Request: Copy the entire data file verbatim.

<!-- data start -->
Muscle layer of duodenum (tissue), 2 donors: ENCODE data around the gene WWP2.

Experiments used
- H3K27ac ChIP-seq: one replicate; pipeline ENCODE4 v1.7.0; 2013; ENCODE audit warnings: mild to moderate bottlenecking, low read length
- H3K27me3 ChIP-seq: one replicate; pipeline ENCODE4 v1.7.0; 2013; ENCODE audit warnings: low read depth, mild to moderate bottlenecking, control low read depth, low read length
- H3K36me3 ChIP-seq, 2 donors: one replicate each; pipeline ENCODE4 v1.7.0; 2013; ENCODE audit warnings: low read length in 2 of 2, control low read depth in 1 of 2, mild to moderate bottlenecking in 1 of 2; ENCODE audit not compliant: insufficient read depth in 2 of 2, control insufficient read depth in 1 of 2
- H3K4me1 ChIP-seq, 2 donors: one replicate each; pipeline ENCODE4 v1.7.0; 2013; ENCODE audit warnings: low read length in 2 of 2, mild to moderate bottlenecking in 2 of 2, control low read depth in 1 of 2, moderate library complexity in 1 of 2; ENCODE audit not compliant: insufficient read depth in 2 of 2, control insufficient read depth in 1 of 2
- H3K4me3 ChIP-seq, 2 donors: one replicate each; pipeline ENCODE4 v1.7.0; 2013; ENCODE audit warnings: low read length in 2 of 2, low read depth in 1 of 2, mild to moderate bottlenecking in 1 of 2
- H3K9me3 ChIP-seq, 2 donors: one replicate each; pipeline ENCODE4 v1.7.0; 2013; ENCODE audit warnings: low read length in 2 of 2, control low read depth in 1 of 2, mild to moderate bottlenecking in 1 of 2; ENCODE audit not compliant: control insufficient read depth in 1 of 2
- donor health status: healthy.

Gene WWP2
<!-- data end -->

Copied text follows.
Muscle layer of duodenum (tissue), 2 donors: ENCODE data around the gene WWP2.

Experiments used
- H3K27ac ChIP-seq: one replicate; pipeline ENCODE4 v1.7.0; 2013; ENCODE audit warnings: mild to moderate bottlenecking, low read length
- H3K27me3 ChIP-seq: one replicate; pipeline ENCODE4 v1.7.0; 2013; ENCODE audit warnings: low read depth, mild to moderate bottlenecking, control low read depth, low read length
- H3K36me3 ChIP-seq, 2 donors: one replicate each; pipeline ENCODE4 v1.7.0; 2013; ENCODE audit warnings: low read length in 2 of 2, control low read depth in 1 of 2, mild to moderate bottlenecking in 1 of 2; ENCODE audit not compliant: insufficient read depth in 2 of 2, control insufficient read depth in 1 of 2
- H3K4me1 ChIP-seq, 2 donors: one replicate each; pipeline ENCODE4 v1.7.0; 2013; ENCODE audit warnings: low read length in 2 of 2, mild to moderate bottlenecking in 2 of 2, control low read depth in 1 of 2, moderate library complexity in 1 of 2; ENCODE audit not compliant: insufficient read depth in 2 of 2, control insufficient read depth in 1 of 2
- H3K4me3 ChIP-seq, 2 donors: one replicate each; pipeline ENCODE4 v1.7.0; 2013; ENCODE audit warnings: low read length in 2 of 2, low read depth in 1 of 2, mild to moderate bottlenecking in 1 of 2
- H3K9me3 ChIP-seq, 2 donors: one replicate each; pipeline ENCODE4 v1.7.0; 2013; ENCODE audit warnings: low read length in 2 of 2, control low read depth in 1 of 2, mild to moderate bottlenecking in 1 of 2; ENCODE audit not compliant: control insufficient read depth in 1 of 2
- donor health status: healthy.

Gene WWP2